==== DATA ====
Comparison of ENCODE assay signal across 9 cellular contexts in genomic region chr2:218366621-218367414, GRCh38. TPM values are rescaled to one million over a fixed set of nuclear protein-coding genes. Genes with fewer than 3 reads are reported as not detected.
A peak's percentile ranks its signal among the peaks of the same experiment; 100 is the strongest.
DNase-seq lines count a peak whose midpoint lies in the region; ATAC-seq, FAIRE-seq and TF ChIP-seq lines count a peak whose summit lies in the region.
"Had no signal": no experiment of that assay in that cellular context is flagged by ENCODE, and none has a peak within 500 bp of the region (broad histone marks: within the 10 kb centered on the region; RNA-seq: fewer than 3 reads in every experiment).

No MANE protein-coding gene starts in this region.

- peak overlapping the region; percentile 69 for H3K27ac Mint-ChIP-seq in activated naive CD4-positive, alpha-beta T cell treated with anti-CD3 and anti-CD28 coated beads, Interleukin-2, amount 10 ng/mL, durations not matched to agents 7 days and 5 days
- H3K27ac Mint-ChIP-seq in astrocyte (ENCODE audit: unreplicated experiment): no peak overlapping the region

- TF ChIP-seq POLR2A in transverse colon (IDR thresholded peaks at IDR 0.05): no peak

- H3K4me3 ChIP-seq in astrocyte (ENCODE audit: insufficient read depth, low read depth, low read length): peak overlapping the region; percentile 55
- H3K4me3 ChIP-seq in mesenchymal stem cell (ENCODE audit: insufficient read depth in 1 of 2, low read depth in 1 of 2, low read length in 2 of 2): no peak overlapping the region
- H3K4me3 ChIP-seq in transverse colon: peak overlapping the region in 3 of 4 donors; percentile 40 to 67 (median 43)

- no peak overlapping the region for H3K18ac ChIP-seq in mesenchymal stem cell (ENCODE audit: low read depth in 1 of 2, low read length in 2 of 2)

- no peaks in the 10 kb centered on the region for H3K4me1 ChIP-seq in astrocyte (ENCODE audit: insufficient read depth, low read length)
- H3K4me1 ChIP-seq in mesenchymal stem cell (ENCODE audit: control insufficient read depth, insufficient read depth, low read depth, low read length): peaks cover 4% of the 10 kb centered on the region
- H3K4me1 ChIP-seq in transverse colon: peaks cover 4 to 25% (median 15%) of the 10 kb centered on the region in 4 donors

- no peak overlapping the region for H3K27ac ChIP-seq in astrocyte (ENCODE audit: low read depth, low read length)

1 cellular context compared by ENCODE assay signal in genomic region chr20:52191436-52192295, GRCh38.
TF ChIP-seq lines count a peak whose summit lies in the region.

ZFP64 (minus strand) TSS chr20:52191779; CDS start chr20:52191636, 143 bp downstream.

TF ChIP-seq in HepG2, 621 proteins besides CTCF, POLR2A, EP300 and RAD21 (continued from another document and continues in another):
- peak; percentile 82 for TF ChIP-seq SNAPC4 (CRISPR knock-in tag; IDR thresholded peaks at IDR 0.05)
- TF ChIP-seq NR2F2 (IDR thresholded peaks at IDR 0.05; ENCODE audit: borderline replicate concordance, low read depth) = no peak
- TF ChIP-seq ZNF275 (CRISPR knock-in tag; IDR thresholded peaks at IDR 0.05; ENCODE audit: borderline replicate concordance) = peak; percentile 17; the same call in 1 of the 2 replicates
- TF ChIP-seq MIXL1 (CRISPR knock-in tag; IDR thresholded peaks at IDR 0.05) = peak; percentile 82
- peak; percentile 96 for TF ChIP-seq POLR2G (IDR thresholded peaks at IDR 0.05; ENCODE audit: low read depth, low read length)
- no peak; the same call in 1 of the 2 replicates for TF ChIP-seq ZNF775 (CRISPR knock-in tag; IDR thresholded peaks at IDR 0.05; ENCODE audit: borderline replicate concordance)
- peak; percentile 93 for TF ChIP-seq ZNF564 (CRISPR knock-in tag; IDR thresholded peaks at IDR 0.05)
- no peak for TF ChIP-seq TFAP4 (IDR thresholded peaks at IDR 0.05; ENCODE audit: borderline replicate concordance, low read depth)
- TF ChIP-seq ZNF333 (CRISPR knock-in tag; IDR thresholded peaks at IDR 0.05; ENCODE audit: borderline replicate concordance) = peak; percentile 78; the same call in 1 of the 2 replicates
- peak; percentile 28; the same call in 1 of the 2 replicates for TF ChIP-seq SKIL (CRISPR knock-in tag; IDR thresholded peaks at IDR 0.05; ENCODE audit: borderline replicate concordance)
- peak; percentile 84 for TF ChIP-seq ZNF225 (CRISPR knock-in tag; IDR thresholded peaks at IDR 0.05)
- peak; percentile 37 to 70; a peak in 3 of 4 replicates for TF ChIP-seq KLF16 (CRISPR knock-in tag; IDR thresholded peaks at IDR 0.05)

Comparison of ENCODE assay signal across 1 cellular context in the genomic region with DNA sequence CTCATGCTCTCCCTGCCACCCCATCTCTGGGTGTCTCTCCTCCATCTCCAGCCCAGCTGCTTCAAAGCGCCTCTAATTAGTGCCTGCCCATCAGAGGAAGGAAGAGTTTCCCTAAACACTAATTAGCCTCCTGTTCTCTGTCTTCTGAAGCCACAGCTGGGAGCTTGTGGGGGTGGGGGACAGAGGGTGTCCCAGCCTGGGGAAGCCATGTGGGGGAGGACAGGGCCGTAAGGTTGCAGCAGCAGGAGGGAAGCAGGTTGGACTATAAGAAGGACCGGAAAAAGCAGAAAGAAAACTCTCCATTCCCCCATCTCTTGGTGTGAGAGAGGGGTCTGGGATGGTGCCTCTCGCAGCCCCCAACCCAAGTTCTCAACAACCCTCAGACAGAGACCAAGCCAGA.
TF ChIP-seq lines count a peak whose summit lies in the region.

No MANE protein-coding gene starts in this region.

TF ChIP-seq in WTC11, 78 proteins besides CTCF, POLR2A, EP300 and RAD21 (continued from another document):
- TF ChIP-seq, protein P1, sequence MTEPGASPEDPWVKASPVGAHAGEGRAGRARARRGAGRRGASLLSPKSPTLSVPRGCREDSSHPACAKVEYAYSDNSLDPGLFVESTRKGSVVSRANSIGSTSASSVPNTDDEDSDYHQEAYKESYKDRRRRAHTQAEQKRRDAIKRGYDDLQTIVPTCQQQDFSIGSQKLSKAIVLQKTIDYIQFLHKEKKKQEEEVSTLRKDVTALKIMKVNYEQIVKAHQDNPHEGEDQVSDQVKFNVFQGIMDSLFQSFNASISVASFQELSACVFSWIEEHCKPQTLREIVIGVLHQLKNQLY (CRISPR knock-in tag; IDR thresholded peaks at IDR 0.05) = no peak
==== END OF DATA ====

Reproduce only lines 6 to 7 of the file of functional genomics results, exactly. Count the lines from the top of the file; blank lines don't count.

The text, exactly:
- peak overlapping the region; percentile 69 for H3K27ac Mint-ChIP-seq in activated naive CD4-positive, alpha-beta T cell treated with anti-CD3 and anti-CD28 coated beads, Interleukin-2, amount 10 ng/mL, durations not matched to agents 7 days and 5 days
- H3K27ac Mint-ChIP-seq in astrocyte (ENCODE audit: unreplicated experiment): no peak overlapping the region